The City of Gilroy should not create a new law that would make
homeowners liable for buckled sidewalks damaged by city-required
street trees, nor should it make homeowners pay any portion of
repairing the damaged pavement.
The City of Gilroy should not create a new law that would make homeowners liable for buckled sidewalks damaged by city-required street trees, nor should it make homeowners pay any portion of repairing the damaged pavement.
It’s bad enough that the city’s sidewalk repair program that splits the cost of sidewalk repair with homeowners is chronically underfunded and backlogged.
It’s unconscionable to require that homeowners stuck with trees the city insisted that they plant in city-owned strips between the sidewalk and curb foot the sidewalk repair bills.
Not only should the city pick up 100 percent of the tab for these homeowners, it also ought to pay to replace the trees, often liquidambars, whose roots are the cause of the sidewalk problem.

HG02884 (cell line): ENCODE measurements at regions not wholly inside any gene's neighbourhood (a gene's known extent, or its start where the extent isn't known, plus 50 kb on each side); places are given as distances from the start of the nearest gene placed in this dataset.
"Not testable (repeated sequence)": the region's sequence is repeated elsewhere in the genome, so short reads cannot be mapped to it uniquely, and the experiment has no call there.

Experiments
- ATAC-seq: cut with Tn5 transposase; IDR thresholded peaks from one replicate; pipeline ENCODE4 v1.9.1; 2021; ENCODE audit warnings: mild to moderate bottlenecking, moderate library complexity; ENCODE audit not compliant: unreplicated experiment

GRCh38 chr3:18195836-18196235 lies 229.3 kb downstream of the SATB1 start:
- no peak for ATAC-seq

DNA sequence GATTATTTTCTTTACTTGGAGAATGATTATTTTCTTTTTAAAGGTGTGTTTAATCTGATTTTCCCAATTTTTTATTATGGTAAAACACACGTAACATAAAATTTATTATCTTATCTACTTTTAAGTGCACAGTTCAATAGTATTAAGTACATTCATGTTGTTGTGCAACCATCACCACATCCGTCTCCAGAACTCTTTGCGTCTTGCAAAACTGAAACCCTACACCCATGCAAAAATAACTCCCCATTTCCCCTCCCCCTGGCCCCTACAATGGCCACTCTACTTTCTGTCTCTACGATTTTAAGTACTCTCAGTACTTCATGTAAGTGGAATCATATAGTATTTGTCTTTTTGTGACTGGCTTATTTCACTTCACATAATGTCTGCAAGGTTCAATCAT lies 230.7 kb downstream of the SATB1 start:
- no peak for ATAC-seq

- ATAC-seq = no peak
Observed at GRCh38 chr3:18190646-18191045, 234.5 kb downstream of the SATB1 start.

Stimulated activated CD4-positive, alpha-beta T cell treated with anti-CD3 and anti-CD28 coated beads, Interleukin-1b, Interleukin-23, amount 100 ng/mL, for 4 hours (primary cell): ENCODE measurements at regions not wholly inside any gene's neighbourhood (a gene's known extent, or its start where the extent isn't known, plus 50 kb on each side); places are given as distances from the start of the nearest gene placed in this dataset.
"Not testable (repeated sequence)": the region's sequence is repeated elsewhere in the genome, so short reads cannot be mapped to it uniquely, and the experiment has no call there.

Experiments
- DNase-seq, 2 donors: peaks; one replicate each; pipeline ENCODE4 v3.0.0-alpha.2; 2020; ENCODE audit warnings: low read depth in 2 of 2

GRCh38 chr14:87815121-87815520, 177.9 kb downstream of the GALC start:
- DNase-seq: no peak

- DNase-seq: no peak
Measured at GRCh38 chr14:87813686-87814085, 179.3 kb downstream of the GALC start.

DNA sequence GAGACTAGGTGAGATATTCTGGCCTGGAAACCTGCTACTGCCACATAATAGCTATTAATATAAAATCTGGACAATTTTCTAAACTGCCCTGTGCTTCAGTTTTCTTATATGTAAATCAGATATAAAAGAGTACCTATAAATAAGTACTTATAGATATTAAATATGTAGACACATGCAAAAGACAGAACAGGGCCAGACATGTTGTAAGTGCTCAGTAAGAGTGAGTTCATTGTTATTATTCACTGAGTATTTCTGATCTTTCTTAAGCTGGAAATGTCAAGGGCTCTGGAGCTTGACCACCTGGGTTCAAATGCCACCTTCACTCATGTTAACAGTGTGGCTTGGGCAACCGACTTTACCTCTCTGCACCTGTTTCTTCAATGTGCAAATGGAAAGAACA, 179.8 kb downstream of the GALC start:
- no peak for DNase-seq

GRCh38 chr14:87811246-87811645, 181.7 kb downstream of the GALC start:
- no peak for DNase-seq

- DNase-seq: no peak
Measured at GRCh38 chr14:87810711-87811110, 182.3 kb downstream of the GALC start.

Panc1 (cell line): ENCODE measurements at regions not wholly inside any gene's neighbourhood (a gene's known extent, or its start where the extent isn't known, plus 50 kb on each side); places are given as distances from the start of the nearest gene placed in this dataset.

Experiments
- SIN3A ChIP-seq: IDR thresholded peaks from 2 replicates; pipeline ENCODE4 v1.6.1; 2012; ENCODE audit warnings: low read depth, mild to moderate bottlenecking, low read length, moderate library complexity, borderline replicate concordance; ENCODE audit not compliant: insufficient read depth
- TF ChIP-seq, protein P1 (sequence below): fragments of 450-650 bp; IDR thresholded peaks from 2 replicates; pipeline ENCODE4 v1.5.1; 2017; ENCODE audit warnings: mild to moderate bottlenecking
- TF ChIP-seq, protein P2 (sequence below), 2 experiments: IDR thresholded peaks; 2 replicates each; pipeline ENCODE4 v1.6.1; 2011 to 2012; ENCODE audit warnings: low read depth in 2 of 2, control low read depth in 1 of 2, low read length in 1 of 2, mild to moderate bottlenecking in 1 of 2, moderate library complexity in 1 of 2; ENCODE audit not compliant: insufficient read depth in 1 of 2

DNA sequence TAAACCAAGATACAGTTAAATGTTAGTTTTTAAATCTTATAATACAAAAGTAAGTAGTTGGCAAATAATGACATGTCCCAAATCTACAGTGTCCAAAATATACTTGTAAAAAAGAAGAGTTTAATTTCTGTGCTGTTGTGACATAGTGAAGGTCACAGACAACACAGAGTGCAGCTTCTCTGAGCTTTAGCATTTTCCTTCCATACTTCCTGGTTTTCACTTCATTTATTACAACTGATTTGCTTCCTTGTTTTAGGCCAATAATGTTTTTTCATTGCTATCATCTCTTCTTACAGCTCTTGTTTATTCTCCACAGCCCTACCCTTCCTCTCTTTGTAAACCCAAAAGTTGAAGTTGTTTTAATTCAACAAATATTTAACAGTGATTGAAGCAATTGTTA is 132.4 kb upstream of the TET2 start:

These sidewalk repairs typically cost between $3,000 and $4,000, not an insignificant sum, but can reach $30,000, according to city engineer Albert Signorotti.
The city’s halfhearted, underfunded sidewalk repair program is emblematic of the laissez faire approach the city has taken with this problem, and it has failed miserably. That procrastination has led to the current situation where more than half of the injury claims filed against the city are for “trip and fall” injuries.
Let’s not allow city leaders to keep their heads in the sand any more, and let’s not allow them to get away with shifting the liability to homeowners.
Gilroy’s City Council should force the issue and demand that the city administration come up with a five-year plan to correct every sidewalk problem caused by the city. The excuse that it’s a burden on the budget should simply not be acceptable. Every expense is a burden, but this is the city’s mess, and the city should clean it up.
Creative thinking should be encouraged. Could some community development block grant money be used? How about projections for attorney expenses for trip-and-fall lawsuits? The point is that the directive must be: Find a solution.
Anything less and the city will be guilty of invoking its authority on one end of the problem and then abdicating its responsibility at the other. That’s a textbook example of bad government. And that’s not how we do business in Gilroy.